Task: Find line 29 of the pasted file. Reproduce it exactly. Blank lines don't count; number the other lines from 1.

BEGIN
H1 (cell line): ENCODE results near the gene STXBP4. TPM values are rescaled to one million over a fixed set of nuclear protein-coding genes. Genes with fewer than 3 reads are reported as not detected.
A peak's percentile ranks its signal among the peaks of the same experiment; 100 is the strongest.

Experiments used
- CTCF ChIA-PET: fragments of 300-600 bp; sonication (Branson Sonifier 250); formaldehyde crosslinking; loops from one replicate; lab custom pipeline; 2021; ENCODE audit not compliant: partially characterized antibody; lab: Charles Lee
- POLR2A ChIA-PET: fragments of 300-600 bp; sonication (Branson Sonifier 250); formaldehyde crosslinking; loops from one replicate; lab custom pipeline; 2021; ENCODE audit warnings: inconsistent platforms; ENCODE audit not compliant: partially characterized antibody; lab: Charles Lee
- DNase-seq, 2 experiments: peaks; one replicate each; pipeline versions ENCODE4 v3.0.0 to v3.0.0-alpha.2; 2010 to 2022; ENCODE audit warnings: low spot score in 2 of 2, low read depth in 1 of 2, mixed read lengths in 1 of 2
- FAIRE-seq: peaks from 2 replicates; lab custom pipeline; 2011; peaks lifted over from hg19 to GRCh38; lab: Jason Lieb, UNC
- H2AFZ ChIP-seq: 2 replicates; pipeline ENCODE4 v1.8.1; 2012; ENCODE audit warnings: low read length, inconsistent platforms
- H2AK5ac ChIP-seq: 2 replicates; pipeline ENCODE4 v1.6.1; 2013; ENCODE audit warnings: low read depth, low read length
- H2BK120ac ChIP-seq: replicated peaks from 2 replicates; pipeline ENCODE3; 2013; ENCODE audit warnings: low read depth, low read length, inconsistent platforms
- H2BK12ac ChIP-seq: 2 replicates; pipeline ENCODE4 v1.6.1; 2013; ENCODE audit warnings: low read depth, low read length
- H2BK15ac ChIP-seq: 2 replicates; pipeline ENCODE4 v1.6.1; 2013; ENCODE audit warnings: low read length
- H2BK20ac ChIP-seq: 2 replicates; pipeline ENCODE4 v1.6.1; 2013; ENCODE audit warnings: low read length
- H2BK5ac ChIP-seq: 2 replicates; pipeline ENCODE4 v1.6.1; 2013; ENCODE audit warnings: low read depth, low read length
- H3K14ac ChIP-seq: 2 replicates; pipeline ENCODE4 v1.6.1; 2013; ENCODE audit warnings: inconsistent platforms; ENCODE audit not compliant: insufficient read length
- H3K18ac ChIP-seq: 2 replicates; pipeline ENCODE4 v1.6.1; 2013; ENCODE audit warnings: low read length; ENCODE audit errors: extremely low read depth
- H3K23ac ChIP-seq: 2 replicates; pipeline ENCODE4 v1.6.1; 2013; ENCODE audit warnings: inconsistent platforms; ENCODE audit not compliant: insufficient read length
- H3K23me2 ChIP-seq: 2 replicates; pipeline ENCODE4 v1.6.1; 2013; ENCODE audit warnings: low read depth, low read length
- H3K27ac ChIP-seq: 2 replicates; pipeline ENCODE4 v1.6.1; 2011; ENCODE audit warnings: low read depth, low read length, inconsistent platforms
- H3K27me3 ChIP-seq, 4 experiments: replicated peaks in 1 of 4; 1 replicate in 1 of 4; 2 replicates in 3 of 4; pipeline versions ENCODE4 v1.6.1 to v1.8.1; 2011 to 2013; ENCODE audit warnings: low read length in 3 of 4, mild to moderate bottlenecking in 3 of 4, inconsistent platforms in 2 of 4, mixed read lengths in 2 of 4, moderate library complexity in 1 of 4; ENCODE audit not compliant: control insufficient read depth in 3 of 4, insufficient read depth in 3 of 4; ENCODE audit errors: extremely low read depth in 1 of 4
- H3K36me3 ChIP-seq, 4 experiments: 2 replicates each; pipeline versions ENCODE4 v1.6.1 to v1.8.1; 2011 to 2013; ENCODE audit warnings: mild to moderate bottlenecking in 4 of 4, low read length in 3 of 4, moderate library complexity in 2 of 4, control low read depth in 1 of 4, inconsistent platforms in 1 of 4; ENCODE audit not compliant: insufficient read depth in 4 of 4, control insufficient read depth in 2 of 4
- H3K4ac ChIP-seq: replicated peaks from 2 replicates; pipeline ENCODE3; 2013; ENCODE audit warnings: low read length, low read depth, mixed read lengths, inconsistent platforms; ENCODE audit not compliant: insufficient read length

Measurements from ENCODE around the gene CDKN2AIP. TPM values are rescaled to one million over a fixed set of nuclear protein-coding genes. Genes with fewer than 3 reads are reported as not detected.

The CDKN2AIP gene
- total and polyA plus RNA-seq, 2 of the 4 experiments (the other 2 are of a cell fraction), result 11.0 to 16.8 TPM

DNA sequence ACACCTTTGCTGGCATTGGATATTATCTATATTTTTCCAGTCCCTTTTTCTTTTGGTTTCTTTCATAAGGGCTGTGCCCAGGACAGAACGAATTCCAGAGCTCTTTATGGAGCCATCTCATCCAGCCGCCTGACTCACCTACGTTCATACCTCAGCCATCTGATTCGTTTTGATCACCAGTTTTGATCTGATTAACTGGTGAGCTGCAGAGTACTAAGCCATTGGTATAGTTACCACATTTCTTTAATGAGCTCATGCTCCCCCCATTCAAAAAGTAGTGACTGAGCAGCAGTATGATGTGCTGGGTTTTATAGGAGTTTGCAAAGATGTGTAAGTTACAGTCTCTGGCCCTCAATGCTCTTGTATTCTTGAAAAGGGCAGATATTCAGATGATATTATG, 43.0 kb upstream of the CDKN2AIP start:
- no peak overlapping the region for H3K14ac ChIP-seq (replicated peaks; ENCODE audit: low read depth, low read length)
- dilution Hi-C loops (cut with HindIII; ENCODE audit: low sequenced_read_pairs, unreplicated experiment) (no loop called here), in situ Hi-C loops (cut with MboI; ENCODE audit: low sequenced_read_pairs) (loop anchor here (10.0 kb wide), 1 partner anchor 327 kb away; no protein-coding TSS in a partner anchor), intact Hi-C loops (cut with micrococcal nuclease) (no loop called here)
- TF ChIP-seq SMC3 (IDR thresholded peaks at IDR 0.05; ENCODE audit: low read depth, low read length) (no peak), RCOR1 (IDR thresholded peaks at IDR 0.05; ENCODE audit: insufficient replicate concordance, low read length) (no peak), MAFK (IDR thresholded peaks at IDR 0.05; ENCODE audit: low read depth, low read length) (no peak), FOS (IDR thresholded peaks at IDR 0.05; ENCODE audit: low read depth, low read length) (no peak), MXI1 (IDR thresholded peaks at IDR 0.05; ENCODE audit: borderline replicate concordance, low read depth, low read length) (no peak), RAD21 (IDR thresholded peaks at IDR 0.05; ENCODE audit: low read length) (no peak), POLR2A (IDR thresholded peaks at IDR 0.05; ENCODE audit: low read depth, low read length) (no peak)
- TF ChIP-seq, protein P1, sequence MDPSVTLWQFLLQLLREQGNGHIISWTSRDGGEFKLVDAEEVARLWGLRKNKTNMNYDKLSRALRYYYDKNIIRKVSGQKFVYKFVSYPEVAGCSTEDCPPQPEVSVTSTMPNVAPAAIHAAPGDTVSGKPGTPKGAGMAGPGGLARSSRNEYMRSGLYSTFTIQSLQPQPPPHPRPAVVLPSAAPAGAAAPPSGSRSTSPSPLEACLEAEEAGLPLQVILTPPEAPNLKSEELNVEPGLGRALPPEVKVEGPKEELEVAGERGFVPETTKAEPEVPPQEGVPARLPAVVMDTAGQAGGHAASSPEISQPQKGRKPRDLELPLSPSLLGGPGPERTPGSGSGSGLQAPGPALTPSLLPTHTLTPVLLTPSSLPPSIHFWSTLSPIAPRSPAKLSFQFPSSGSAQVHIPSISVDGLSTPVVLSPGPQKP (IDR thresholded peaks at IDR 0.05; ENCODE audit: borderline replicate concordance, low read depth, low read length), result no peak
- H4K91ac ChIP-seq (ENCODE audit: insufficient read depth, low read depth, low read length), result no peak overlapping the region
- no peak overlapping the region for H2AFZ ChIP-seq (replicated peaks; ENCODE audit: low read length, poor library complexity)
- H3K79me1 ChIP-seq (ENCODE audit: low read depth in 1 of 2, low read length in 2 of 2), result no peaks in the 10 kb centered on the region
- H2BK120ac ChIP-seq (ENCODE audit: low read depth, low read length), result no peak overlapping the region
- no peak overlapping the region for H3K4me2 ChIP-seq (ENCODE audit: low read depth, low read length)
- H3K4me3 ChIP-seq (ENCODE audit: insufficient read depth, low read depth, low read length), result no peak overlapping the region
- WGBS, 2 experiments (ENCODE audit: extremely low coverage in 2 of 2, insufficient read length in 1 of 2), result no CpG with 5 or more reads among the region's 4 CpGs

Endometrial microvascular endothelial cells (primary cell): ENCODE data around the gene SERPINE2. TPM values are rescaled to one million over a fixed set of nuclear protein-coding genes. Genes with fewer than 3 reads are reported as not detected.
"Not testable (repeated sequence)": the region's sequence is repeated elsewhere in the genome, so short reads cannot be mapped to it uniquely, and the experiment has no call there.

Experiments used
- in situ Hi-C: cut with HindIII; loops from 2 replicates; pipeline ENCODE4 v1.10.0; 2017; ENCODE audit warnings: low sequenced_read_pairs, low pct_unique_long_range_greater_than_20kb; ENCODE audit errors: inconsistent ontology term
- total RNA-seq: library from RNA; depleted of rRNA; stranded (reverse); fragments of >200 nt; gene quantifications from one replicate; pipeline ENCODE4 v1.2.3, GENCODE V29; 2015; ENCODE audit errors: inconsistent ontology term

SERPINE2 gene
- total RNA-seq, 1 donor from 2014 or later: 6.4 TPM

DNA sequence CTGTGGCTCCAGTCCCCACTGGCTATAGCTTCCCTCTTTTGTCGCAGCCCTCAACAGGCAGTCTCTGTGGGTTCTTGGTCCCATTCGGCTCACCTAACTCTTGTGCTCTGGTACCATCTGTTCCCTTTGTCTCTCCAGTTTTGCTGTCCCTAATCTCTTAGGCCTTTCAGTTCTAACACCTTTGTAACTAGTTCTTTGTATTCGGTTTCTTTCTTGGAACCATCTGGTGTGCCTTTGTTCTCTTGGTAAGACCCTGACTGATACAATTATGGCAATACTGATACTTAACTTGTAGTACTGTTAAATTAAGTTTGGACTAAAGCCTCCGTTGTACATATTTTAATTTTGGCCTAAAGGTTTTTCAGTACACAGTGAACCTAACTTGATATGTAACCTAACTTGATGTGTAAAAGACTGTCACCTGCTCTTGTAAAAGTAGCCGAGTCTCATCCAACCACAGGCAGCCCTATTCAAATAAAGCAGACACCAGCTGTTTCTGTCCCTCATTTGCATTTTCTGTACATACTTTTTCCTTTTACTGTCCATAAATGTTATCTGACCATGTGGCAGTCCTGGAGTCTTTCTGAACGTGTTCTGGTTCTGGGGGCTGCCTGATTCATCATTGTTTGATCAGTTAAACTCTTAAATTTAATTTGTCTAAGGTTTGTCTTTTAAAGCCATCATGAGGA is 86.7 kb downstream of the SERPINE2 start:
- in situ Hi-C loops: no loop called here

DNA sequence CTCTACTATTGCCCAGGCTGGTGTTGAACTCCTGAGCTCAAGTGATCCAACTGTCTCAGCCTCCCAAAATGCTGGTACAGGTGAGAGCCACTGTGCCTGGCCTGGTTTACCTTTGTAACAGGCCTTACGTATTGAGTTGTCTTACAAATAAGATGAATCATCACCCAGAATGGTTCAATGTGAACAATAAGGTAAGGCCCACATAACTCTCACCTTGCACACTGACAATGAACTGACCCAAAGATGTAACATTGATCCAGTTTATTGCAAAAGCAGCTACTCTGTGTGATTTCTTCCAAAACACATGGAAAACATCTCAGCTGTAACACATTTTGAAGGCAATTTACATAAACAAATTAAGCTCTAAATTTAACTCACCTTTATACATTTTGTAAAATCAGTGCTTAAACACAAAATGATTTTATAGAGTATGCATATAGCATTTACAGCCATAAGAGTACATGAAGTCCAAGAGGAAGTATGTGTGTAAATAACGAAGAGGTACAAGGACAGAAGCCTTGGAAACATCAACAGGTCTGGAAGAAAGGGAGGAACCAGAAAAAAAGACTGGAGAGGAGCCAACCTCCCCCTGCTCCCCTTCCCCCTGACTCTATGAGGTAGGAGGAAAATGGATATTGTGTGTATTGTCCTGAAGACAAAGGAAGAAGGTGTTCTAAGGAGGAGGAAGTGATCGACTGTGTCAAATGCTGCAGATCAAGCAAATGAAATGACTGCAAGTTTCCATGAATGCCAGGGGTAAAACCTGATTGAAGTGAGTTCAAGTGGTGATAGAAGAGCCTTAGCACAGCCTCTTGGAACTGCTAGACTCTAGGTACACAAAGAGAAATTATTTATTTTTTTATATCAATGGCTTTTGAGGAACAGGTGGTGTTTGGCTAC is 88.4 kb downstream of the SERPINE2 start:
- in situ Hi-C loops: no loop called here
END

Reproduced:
- TF ChIP-seq SMC3 (IDR thresholded peaks at IDR 0.05; ENCODE audit: low read depth, low read length) (no peak), RCOR1 (IDR thresholded peaks at IDR 0.05; ENCODE audit: insufficient replicate concordance, low read length) (no peak), MAFK (IDR thresholded peaks at IDR 0.05; ENCODE audit: low read depth, low read length) (no peak), FOS (IDR thresholded peaks at IDR 0.05; ENCODE audit: low read depth, low read length) (no peak), MXI1 (IDR thresholded peaks at IDR 0.05; ENCODE audit: borderline replicate concordance, low read depth, low read length) (no peak), RAD21 (IDR thresholded peaks at IDR 0.05; ENCODE audit: low read length) (no peak), POLR2A (IDR thresholded peaks at IDR 0.05; ENCODE audit: low read depth, low read length) (no peak)